Edinburgh has made it onto the silver screen many a time in the last 25 years as filmmakers continue to pick the capital as their blockbuster backdrop.
The film office which helped bring the likes of The Da Vinci Code, Sunshine on Leith and Trainspotting to Edinburgh celebrates 25 years in the business this month.
Since Film Edinburgh was founded in April 1990, it has dealt with over 8000 enquires, helped with more than 4000 productions to come to the region, which has led to an economic impact for the city which is estimated to be worth in excess of £65m.
The vision for the future
Film manager Rosie Ellison says the industry has come a long way since the days of having to post location images to LA filmmakers.
Looking ahead, she says the proposed Pentland film studio would be key in attracting even more big blockbusters to Scotland.
“If the film studio gets the go ahead, it would have a tremendous impact here and would allow filmmakers making use of that studio facility to access all of the locations in Edinburgh, Lothians and the Scottish borders much more easier,” the film manager at Film Edinburgh said.
“It would mean they can come up and base here. They tend to need to have access to locations within half an hour or an hour tops from their base in order to maximise the amount of time - you can only film for so many hours in a day.
“If the studio does go ahead, it will allow filmmakers the chance of putting locations around here on the screen an awful lot more."
Productions which put Edinburgh on the big screen
Gideon’s Daughter (2005)
One Day (2011)
The Wicker Tree (2011)
Cloud Atlas (2012)
The Railway Man (2013)
Sunshine on Leith (2013)
Film Edinburgh is the first port of call for filmmakers on the hunt for locations in Edinburgh, Lothians and the Scottish Borders with a mission is to attract and facilitate filmmakers to the region by helping filmmakers find locations, crew and facilities in the area.
Even today, a film is being shot in the capital.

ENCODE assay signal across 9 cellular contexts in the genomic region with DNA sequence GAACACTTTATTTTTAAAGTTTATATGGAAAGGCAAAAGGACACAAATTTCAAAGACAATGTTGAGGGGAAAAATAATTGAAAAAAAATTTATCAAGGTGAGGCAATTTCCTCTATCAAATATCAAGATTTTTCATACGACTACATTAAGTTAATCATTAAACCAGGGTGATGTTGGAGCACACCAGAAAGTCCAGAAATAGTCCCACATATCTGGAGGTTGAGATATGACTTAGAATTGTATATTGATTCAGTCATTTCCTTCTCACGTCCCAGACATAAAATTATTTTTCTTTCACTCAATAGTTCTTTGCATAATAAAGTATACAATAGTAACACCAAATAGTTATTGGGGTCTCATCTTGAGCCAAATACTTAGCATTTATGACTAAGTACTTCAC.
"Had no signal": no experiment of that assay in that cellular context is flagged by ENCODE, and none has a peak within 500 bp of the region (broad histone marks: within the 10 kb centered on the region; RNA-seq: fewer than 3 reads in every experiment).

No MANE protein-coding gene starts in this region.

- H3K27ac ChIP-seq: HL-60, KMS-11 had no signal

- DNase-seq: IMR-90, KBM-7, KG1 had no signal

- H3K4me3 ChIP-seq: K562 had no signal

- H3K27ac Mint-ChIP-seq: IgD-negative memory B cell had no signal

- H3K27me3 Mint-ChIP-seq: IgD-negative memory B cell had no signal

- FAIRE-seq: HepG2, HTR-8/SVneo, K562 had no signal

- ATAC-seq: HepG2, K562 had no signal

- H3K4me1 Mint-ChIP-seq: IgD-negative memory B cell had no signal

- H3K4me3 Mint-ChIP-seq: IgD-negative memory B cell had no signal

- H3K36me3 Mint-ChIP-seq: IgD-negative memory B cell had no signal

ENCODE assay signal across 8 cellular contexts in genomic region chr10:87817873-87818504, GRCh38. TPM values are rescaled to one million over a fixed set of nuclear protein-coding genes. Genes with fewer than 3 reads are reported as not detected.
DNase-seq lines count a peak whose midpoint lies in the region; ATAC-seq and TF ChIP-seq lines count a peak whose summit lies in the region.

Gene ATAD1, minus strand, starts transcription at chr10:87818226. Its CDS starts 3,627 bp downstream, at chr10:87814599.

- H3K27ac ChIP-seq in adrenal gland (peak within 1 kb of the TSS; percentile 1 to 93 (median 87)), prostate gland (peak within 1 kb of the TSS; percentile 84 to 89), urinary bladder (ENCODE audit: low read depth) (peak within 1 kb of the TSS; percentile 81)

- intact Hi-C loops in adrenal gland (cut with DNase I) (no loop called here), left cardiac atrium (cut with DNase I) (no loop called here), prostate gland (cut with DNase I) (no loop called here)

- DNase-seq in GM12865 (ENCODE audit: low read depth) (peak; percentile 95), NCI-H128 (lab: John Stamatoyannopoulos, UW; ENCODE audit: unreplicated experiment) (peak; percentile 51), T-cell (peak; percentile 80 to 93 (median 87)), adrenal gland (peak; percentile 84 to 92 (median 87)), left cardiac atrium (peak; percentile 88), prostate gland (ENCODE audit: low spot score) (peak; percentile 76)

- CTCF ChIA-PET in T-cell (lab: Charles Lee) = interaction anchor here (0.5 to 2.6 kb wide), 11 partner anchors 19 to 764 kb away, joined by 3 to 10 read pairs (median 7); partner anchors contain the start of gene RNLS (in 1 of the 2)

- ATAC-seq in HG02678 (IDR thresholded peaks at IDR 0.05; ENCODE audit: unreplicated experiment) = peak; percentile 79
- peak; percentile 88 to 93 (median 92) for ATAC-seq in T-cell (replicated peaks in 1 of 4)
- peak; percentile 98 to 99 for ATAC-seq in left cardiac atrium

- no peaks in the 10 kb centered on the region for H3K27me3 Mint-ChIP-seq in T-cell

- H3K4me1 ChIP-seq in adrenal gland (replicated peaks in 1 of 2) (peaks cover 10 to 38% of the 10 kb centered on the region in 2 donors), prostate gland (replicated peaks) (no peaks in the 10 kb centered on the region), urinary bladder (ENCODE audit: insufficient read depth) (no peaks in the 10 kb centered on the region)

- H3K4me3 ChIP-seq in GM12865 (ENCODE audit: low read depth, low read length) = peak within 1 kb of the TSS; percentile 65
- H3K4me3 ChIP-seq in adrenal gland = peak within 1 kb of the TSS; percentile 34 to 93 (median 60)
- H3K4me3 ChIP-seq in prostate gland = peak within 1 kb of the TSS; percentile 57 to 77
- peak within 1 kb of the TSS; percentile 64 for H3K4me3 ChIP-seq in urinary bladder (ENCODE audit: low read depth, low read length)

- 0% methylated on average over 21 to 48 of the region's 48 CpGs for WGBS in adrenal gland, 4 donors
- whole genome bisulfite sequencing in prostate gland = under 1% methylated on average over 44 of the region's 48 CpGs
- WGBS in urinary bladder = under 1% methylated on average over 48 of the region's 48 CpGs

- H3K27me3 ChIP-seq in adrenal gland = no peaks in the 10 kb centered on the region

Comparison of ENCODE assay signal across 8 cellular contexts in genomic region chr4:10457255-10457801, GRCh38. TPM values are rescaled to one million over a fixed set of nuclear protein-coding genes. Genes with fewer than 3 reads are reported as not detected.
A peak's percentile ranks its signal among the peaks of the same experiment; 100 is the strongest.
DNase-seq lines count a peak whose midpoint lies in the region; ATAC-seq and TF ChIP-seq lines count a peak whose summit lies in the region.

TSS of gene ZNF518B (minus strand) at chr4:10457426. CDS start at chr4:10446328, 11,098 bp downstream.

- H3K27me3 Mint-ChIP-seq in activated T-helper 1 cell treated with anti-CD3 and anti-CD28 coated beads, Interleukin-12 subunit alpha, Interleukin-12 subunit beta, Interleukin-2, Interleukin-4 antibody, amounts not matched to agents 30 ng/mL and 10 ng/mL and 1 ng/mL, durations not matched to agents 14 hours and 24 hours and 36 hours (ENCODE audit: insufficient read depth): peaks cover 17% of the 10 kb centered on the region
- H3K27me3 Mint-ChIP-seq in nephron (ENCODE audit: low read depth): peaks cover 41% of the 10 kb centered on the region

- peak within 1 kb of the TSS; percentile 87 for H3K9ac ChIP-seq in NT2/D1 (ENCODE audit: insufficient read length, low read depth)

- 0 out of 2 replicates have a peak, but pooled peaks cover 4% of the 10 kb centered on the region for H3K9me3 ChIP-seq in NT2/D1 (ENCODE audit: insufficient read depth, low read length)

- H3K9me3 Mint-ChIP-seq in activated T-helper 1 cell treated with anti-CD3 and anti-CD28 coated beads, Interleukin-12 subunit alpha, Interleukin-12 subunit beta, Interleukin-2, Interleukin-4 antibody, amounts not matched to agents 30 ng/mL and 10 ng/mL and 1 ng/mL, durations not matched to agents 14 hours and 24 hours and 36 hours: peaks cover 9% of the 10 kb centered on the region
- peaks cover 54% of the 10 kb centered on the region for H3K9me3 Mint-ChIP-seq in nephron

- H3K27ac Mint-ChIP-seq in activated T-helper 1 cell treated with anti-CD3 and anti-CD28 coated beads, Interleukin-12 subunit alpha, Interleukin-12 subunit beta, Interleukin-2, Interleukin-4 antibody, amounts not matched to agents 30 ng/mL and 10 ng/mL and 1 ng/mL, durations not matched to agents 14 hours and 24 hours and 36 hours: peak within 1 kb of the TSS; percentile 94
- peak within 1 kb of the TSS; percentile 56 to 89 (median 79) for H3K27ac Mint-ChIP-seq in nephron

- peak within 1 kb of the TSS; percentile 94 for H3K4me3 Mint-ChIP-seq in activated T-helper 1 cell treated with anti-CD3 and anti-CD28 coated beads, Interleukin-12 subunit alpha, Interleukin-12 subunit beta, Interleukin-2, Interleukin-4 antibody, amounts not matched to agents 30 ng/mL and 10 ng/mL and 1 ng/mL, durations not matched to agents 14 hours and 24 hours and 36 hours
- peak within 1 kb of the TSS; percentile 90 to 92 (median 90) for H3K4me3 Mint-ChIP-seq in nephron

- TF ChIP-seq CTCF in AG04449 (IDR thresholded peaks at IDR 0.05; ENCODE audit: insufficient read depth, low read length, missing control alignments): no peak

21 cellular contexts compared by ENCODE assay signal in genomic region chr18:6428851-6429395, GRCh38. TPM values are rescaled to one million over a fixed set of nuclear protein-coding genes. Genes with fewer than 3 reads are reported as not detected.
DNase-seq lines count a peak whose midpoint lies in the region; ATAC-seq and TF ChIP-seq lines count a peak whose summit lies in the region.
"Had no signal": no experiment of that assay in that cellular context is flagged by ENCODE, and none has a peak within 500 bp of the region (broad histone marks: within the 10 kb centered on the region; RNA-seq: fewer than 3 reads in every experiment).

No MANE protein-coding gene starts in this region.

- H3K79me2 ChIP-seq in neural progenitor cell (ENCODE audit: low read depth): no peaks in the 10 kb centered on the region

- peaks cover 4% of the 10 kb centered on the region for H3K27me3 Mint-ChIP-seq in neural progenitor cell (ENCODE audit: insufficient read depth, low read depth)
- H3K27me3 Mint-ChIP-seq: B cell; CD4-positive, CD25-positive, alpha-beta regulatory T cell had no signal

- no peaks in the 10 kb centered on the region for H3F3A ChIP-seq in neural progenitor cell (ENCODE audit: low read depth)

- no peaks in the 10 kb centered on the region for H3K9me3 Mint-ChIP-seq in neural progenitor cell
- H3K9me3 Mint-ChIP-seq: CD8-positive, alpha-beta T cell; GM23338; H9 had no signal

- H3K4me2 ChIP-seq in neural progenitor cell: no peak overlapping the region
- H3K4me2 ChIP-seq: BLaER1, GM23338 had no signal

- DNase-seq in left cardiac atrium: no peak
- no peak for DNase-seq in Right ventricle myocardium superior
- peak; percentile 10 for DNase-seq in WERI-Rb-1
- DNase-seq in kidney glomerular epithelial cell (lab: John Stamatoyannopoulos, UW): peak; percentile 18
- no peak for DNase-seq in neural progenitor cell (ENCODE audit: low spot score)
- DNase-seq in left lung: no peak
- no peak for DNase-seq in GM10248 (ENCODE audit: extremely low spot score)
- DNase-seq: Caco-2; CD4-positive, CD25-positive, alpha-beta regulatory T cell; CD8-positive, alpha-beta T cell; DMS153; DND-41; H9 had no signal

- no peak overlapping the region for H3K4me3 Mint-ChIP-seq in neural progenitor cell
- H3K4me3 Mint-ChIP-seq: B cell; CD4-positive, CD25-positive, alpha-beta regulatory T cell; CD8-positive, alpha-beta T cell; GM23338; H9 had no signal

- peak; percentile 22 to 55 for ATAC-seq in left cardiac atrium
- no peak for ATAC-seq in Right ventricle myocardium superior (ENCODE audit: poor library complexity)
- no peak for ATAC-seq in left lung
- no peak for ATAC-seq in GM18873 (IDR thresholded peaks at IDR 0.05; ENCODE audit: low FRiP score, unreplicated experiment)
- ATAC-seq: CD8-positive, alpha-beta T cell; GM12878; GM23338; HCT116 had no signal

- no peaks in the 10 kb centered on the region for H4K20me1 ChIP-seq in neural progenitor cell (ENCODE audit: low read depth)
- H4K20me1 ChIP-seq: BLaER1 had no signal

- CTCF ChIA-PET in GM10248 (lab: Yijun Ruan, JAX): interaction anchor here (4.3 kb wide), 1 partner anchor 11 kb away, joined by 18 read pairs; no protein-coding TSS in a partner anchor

The first breakthrough came for Film Edinburgh four years in.
“In 1994, there was a real flurry of big films," Rosie said. "Shallow Grave and Rob Roy [in 1995] and then Trainspotting in 1996.
“There were the really big ones that put Edinburgh and around on the big screen.”
Visit Britain’s research shows that 40% of visitors choose to come to visit a destination after seeing it on screen.
“The thing Edinburgh has played quite regularly is period dramas,” Rosie said. “The Old Town and New Town can play - and have played - London quite regularly in the old world so that is something that comes up.
“The other thing that has been on the screen quite a lot is the outskirts of the city where you could be in quite a lot of locations. Having a degree of versatility is important.”
Most recently, Outlander has put a lot of Scotland’s landscape on the screen but for Rosie, she has two productions she has loved watching being based here.
“Sunshine on Leith does it for me,” she said. “It makes me smile all the way through. The scene on the Mound is so cheerful and wonderful.
“Every time I watch it, I am reminded of how wonderful it was when they were filming it because so many people were involved in it.
“You could travel by on the bus and suddenly 500 people would break into song and dance.
“The other one I really love is Cloud Atlas. The Scott Monument is so prominent in it and it is the only location in the whole film which looks like that now.
“The funny thing about Cloud Atlas was that they filmed the scene just when the tram works were going on.
“They closed Princes Street which worked for the film because to film that scene, they would have had to close Princes Street in order to control the traffic but they didn't have to because of the tram works.”
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